Like many sock knitters, I too experience the phenomenon of thoroughly enjoying knitting sock #1, and then having no interest in knitting an identical sock #2.
Various clever and well-meaning souls have suggested cures for this malady. There's the two-at-a-time method. Even the two-in-one method, for daredevil knitters. These and other cures may indeed help increase your chances of finishing your pair of identical socks. But they sidestep the real issue, which is: why do socks have to be identical?
I personally like unmatched pairs, and I know some of you out there agree. But, most people I knit socks for prefer traditional matched pairs. Therein lies the quandary: do I please the recipient, and be bored through sock #2, or do I try to convince the recipient to appreciate unmatched pairs, so I will enjoy my time knitting both socks? (This gets into the whole philosophy of gift-giving, but let's save that discussion for another time.)
Below is a recent pair of socks modeled by their recipient, my dear husband. They look a fine pair, don't they? Well yes, that's the point. But there are, in fact, some important differences.
I knit the first sock (on the left) from the cuff down. I knit the second sock (on the right) from the toe up. This proved to be an interesting exercise, a good excuse to do a few side-to-side comparisons.
Below on the left is the cuff-down sock, started with stretchy slipknot cast-on. On the right is the toe-up sock, finished with Jeny's Surprisingly Stretchy Bind Off.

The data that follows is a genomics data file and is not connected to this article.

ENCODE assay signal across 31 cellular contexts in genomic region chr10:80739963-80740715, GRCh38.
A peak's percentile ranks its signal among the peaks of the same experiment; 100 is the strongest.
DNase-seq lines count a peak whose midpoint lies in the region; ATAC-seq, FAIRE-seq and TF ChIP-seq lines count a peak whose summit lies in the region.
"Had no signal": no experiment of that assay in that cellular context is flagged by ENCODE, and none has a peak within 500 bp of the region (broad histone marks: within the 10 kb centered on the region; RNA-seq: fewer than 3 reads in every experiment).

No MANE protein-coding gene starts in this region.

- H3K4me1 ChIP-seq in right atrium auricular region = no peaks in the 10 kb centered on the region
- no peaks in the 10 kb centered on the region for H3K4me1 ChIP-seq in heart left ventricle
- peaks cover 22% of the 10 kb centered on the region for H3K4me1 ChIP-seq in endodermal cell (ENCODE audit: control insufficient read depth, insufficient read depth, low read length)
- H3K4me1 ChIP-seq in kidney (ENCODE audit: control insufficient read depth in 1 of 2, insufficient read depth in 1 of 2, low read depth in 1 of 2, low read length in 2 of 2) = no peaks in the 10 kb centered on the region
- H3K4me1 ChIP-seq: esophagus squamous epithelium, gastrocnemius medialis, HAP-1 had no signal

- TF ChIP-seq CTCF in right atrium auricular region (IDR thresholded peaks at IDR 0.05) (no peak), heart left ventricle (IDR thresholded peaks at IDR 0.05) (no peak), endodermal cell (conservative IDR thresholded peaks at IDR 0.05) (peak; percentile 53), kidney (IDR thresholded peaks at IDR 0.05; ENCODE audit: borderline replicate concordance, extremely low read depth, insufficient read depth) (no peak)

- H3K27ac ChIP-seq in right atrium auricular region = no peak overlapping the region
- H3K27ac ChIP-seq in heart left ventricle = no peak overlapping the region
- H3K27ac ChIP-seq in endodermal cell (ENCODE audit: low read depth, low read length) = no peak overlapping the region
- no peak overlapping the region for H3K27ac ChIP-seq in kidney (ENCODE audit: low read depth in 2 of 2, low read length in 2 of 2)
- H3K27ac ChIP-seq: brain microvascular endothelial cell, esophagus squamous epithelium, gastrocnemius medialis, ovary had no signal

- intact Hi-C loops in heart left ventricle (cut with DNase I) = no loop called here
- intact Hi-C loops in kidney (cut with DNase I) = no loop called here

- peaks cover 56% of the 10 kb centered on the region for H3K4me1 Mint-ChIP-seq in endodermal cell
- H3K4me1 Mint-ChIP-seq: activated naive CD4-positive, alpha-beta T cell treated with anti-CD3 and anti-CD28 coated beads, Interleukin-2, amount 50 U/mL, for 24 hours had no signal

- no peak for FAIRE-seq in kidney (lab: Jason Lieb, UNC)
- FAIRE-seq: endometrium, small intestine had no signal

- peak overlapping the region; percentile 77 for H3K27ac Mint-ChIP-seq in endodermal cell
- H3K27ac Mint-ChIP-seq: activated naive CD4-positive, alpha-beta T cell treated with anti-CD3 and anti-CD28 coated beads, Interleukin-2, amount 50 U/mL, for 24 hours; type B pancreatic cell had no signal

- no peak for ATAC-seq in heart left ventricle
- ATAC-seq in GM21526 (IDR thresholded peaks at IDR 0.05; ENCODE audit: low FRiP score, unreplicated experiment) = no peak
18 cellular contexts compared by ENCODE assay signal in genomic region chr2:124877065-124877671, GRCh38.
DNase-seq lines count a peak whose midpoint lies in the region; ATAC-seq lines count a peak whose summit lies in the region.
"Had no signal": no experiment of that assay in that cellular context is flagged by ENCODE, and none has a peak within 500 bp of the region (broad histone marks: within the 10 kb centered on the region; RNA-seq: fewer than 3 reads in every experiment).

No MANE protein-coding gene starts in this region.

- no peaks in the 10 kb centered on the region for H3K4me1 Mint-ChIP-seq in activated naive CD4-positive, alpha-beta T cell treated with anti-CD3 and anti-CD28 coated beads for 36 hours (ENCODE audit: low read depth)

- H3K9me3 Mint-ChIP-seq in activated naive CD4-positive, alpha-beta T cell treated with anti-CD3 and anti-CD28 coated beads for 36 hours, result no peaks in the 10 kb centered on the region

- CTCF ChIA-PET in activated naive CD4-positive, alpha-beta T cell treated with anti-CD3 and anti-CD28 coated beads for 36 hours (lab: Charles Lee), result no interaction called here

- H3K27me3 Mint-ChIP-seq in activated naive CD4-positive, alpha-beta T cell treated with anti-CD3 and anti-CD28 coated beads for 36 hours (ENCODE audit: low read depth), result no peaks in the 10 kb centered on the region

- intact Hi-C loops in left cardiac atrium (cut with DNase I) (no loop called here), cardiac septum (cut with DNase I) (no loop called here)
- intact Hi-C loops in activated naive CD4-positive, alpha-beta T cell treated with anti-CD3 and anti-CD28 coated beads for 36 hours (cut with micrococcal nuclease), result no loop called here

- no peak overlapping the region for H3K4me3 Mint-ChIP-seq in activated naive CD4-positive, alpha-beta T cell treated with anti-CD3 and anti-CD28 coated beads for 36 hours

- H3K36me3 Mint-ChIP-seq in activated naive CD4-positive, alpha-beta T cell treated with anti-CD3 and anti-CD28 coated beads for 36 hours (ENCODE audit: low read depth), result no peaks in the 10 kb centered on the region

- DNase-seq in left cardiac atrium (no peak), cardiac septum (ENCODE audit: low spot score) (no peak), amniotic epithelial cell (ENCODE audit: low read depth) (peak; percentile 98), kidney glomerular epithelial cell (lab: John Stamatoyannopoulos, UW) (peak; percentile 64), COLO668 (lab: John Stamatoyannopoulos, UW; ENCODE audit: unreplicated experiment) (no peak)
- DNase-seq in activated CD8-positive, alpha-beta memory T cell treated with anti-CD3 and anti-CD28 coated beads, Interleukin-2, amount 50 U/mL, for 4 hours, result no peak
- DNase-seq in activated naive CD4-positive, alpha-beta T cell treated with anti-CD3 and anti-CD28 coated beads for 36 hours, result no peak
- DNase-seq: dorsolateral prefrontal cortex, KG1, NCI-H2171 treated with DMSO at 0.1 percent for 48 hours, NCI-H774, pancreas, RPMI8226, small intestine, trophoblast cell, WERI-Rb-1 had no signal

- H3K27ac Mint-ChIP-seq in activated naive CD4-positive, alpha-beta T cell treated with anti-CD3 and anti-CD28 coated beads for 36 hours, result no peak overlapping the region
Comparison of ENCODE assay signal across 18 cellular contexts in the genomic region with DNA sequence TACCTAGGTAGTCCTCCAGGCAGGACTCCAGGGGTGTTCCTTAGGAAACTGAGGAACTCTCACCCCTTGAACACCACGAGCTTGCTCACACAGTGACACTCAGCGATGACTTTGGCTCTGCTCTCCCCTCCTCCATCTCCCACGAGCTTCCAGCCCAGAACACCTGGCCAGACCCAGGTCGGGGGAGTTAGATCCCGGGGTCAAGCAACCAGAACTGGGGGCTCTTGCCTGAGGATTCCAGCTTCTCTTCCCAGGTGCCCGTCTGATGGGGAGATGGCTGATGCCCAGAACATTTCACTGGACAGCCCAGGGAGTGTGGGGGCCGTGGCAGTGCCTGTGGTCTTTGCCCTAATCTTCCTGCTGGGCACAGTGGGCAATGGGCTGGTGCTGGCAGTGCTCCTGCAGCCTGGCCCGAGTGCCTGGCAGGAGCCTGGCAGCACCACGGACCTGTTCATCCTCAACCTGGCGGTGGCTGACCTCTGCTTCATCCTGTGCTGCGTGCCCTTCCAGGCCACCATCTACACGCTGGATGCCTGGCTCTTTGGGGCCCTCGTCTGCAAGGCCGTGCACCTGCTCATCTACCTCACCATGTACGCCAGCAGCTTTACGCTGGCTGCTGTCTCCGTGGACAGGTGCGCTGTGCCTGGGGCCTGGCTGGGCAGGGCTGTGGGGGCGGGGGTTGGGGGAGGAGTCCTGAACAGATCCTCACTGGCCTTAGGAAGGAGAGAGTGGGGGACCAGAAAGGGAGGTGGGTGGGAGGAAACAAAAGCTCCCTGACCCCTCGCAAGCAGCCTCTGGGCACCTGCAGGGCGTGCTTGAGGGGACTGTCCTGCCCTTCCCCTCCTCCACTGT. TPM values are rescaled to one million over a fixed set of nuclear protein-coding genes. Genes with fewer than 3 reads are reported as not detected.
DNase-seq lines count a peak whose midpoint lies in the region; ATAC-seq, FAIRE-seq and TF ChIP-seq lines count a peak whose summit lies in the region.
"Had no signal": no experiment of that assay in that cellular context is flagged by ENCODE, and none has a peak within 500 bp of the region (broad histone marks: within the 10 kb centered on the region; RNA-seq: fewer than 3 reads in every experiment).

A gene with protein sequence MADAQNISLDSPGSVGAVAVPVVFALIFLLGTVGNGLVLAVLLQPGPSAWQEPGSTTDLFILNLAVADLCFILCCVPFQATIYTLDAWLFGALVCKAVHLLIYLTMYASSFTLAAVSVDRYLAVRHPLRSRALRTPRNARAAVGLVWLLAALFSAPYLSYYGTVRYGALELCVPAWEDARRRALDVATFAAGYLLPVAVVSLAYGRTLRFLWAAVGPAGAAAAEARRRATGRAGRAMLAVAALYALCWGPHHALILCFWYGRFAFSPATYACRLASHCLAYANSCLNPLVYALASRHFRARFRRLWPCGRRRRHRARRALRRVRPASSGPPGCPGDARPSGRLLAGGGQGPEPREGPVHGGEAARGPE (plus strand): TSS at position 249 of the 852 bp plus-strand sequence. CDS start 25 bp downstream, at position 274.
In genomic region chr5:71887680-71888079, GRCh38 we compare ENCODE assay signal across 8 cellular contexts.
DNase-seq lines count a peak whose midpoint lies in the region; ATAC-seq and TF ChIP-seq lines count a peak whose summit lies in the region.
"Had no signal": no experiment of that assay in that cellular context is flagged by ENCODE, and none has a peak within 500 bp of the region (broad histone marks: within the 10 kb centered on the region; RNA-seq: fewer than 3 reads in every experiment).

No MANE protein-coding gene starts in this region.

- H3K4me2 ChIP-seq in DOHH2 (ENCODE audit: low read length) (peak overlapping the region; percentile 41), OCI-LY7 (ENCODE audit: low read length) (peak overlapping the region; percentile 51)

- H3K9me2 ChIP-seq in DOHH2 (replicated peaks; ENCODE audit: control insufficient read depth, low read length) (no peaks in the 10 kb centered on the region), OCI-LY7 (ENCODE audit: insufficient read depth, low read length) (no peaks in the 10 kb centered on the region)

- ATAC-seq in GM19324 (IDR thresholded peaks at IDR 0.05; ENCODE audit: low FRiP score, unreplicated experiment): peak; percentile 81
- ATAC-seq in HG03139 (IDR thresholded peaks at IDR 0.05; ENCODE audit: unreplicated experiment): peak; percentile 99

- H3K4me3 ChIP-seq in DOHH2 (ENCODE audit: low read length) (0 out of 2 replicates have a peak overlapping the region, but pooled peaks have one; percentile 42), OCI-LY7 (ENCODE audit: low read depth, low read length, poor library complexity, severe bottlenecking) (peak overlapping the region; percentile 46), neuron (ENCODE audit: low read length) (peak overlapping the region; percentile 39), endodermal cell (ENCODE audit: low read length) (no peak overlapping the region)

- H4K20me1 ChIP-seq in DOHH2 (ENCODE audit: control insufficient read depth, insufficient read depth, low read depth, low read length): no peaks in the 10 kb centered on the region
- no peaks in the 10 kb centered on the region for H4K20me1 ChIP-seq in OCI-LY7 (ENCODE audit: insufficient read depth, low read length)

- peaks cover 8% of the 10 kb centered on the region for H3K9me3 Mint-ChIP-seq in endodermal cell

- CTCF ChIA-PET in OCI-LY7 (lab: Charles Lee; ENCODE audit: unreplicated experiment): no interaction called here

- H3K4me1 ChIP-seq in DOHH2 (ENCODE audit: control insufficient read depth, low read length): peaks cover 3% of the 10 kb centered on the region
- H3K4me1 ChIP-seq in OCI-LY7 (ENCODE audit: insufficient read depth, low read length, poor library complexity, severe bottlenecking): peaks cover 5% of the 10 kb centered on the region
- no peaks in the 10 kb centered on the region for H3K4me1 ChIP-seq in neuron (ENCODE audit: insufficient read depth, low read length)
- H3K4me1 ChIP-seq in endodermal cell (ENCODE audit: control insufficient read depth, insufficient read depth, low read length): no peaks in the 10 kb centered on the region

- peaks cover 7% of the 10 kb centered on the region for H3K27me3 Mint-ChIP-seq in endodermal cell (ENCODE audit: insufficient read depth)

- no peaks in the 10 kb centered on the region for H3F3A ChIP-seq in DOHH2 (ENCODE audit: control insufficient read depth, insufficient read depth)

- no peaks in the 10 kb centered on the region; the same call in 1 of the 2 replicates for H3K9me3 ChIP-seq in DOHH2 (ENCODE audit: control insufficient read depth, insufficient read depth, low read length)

When I first posted this blog entry, I was ruminating about the slight flare on JSSBO, irritated that it didn't snap back in as nicely as the slipknot cast on. But then I did the laundry this morning, and found...
After washing (not blocking, just drying flat):
Woohoo! Ok, I'm happy. :)
Up close, and stretched out, here's the slipknot cast-on (left) and JSSBO (right). To offset the slight flare in JSSBO, I added some elastic thread along the top of the inside (which, now that the socks have been washed, I can see was probably unnecessary).
The cuff-down sock (left) has a star heel. The toe-up sock (right) has a wedge heel. Both were knitted as afterthought heels. Either heel design would have worked starting from either the cuff or the toe.
I had a little fun with the toes too. The cuff-down toe (left), the first one I knit, flows smoothly and simply across stockinette. For the toe-up sock (right), I added a decorative channel of purl stitch between the increase stitches, which flowed continuously into the pattern on the foot.
There are more differences still, but they get progressively more hairsplitting and difficult to show in photos. Suffice to say, the two socks look similar enough to the gift recipient to qualify as a matched pair. But at the same time, I enjoyed making the second sock just as much as I enjoyed making the first, because it was a completely fresh sock-knitting experience!